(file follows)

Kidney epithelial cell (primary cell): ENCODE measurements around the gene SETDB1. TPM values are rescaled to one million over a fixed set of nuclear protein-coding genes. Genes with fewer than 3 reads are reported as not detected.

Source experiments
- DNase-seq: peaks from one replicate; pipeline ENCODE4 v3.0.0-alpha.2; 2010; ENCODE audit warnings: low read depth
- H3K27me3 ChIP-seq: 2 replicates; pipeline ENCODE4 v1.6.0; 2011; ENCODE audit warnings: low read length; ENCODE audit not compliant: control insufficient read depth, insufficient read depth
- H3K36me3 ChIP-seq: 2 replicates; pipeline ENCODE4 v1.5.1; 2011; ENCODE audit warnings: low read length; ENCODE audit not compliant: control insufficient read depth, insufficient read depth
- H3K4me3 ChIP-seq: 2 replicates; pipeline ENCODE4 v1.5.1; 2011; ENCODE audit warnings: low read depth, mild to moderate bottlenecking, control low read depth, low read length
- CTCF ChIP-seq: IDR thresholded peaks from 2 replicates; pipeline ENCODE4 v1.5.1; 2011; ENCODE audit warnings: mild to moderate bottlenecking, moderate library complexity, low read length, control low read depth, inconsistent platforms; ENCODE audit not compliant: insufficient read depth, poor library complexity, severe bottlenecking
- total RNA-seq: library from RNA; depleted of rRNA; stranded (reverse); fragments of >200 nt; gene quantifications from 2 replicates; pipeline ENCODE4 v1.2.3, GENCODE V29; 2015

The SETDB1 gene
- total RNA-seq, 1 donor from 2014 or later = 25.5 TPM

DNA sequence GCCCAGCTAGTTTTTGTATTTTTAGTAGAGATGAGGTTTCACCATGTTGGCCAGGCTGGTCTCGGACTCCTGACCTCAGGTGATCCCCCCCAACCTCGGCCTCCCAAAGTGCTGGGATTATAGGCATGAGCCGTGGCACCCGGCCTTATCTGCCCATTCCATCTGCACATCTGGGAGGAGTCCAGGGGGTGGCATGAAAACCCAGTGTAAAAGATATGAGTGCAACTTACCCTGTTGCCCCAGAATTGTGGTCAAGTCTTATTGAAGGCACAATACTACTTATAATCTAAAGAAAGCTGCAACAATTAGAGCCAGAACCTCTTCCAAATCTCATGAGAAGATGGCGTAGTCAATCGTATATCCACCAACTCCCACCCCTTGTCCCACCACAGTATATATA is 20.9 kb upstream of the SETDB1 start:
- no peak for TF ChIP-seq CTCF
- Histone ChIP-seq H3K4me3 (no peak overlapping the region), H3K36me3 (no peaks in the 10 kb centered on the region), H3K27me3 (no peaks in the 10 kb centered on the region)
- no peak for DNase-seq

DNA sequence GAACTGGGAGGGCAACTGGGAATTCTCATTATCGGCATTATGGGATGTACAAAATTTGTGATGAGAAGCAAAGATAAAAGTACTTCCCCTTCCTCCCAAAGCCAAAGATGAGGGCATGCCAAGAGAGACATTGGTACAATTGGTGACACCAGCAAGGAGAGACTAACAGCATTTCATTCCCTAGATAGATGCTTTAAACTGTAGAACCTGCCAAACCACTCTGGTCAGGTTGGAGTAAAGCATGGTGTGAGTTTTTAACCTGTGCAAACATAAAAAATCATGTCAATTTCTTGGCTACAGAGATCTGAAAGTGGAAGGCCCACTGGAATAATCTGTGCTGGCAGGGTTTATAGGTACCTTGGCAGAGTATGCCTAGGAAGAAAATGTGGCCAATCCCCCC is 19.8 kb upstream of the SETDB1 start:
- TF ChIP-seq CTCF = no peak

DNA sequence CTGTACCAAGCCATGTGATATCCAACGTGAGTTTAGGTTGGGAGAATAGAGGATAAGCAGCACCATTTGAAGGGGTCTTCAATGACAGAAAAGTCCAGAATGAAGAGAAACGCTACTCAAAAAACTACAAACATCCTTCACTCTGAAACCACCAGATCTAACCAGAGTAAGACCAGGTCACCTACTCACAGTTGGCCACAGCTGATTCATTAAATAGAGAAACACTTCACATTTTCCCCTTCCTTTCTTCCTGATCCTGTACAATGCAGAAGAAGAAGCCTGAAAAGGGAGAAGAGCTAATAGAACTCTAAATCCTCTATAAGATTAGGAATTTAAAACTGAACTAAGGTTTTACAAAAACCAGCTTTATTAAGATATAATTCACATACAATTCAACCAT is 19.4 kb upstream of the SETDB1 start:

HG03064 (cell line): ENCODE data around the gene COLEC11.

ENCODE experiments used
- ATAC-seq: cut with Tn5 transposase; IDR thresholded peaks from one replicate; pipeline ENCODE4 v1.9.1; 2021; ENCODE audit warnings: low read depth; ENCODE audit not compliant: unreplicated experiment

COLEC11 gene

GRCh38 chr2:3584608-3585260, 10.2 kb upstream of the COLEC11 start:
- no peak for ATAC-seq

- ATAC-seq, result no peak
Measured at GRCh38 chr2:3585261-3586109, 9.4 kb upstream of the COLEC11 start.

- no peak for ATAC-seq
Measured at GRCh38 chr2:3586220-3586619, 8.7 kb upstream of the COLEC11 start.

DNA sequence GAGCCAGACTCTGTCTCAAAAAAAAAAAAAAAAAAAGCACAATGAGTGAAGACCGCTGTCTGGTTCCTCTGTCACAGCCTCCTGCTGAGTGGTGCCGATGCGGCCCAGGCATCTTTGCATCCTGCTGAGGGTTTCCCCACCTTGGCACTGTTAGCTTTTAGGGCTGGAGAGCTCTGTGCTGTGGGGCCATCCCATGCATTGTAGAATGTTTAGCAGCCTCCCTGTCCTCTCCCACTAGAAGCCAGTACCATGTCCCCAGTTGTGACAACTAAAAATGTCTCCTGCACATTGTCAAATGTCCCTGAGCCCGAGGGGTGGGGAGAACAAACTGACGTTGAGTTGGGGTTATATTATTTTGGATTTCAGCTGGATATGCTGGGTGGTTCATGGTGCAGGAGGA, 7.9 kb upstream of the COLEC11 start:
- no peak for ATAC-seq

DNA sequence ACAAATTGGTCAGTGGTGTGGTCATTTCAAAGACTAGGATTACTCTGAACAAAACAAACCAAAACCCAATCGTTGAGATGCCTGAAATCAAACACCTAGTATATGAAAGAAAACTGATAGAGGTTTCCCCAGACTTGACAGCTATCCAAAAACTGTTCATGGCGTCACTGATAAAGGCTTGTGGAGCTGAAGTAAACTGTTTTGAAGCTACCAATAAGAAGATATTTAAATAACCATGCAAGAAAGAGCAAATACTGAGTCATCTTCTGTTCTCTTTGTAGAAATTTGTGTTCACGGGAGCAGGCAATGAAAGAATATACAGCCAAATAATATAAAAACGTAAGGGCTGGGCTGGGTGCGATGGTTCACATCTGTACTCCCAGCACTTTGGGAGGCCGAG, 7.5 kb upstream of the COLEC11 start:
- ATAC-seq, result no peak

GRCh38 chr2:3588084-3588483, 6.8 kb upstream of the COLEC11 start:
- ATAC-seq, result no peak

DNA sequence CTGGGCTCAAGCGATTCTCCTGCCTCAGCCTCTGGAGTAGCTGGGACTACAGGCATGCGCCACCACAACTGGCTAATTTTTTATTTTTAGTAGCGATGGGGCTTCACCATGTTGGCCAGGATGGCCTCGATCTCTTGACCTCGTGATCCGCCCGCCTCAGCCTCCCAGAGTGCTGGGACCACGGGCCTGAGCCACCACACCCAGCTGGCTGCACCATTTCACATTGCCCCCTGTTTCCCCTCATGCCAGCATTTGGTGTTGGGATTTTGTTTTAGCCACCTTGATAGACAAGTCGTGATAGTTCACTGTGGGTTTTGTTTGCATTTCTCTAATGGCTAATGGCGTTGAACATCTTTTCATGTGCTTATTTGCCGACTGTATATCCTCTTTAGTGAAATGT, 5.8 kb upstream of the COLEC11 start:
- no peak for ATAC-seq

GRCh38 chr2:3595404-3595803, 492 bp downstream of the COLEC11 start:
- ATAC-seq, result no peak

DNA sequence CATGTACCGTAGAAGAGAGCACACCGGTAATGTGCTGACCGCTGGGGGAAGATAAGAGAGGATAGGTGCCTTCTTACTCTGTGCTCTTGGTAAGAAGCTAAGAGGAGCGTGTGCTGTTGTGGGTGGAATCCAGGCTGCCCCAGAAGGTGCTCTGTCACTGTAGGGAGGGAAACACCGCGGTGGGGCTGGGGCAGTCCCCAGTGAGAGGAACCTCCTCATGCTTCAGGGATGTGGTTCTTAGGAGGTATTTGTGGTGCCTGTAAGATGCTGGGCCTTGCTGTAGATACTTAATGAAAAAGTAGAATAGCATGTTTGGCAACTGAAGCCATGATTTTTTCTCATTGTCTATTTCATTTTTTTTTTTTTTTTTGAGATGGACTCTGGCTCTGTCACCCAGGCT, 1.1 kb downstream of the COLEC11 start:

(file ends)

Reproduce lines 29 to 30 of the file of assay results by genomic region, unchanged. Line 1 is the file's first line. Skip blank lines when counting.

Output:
- no peak for ATAC-seq

DNA sequence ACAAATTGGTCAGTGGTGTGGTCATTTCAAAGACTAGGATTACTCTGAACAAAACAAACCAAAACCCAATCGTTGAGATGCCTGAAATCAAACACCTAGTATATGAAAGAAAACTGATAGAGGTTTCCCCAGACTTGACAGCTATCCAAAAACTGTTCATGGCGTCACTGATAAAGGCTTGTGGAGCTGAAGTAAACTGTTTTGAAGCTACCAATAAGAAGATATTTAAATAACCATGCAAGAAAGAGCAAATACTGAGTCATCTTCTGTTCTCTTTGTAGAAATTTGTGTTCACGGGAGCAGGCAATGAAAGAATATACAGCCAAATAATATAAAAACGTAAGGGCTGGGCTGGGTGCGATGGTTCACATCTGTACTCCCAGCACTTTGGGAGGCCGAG, 7.5 kb upstream of the COLEC11 start: